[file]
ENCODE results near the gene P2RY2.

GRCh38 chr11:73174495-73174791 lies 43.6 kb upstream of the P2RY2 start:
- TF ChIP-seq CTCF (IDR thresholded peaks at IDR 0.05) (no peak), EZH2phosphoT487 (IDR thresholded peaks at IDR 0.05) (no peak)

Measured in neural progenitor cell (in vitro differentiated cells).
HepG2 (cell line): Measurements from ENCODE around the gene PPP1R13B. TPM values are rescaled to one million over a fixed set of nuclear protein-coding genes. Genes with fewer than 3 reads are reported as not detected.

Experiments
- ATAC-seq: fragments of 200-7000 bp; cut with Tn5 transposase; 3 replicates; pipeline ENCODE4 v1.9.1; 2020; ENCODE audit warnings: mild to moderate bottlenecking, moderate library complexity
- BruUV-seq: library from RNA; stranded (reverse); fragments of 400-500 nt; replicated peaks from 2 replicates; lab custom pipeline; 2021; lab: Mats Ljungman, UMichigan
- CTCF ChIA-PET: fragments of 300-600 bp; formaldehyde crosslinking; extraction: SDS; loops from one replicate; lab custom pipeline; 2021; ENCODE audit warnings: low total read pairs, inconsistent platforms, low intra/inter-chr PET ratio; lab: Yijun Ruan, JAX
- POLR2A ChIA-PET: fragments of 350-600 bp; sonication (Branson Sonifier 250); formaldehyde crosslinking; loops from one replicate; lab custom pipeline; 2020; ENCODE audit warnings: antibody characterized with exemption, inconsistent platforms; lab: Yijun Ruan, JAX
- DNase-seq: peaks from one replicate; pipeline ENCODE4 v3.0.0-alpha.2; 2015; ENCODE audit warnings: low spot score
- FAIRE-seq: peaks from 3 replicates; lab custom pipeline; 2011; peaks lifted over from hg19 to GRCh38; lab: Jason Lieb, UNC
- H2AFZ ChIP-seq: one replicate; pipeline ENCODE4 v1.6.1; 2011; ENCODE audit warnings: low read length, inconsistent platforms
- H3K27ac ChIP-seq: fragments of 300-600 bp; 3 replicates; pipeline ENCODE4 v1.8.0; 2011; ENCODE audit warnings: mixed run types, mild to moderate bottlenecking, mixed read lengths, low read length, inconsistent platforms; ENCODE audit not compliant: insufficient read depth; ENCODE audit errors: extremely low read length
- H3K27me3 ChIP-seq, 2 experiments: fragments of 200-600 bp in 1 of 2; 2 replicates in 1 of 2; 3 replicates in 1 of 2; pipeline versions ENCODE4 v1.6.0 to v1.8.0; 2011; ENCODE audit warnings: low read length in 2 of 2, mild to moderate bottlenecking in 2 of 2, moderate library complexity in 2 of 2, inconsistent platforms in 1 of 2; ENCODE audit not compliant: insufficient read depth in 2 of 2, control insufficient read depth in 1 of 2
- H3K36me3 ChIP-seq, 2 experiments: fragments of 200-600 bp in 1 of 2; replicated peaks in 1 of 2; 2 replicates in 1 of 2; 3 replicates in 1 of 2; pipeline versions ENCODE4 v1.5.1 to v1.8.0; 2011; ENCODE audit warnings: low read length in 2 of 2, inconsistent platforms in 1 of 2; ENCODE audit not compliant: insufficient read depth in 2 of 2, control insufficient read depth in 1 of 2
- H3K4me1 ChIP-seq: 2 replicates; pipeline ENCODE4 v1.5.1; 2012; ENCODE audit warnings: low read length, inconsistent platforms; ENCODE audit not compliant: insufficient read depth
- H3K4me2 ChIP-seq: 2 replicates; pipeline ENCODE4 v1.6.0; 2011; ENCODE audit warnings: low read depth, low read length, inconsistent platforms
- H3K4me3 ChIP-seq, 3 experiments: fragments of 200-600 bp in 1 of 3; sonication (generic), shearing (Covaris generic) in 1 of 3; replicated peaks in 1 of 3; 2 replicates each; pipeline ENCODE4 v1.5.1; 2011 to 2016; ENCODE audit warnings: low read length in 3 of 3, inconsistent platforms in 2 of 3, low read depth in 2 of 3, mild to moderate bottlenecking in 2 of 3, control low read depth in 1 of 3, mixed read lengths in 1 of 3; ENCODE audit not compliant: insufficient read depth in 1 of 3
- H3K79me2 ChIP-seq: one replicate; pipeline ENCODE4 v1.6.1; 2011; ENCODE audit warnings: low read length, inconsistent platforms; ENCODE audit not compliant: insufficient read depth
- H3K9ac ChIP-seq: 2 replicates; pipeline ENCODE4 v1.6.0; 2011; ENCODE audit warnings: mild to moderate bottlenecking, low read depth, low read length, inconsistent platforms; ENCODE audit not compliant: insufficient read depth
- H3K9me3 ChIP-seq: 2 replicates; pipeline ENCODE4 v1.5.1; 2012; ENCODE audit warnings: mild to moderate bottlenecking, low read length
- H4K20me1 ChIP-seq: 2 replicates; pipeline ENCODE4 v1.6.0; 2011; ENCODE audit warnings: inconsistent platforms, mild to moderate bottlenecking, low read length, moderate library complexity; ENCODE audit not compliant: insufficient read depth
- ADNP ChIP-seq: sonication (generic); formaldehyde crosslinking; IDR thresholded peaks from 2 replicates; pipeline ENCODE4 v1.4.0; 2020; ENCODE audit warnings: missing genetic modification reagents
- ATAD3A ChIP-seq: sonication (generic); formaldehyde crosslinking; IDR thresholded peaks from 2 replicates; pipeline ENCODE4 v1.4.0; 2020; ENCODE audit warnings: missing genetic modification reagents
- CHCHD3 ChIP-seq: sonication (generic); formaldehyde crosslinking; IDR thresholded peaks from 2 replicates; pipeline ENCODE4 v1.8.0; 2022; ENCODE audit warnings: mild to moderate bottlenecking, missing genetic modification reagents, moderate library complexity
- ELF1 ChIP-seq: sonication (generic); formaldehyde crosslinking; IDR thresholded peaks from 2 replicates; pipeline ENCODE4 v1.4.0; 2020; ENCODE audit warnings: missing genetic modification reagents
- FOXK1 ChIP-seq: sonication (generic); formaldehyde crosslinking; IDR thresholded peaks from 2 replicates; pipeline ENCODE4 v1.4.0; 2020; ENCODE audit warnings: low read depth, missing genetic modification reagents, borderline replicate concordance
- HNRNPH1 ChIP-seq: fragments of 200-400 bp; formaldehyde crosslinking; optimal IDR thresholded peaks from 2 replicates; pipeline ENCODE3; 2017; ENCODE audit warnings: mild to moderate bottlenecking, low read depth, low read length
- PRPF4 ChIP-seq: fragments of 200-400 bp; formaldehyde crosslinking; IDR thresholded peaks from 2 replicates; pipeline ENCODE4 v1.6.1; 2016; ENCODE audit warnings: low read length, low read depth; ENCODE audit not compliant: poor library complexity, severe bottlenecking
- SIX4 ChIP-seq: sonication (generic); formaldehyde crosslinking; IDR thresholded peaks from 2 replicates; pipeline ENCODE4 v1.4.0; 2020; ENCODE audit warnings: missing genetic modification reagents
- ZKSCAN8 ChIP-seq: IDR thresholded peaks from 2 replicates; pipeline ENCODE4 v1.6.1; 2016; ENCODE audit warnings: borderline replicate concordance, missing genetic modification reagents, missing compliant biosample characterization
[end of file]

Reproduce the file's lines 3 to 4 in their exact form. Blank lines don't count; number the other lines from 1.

- TF ChIP-seq CTCF (IDR thresholded peaks at IDR 0.05) (no peak), EZH2phosphoT487 (IDR thresholded peaks at IDR 0.05) (no peak)

Measured in neural progenitor cell (in vitro differentiated cells).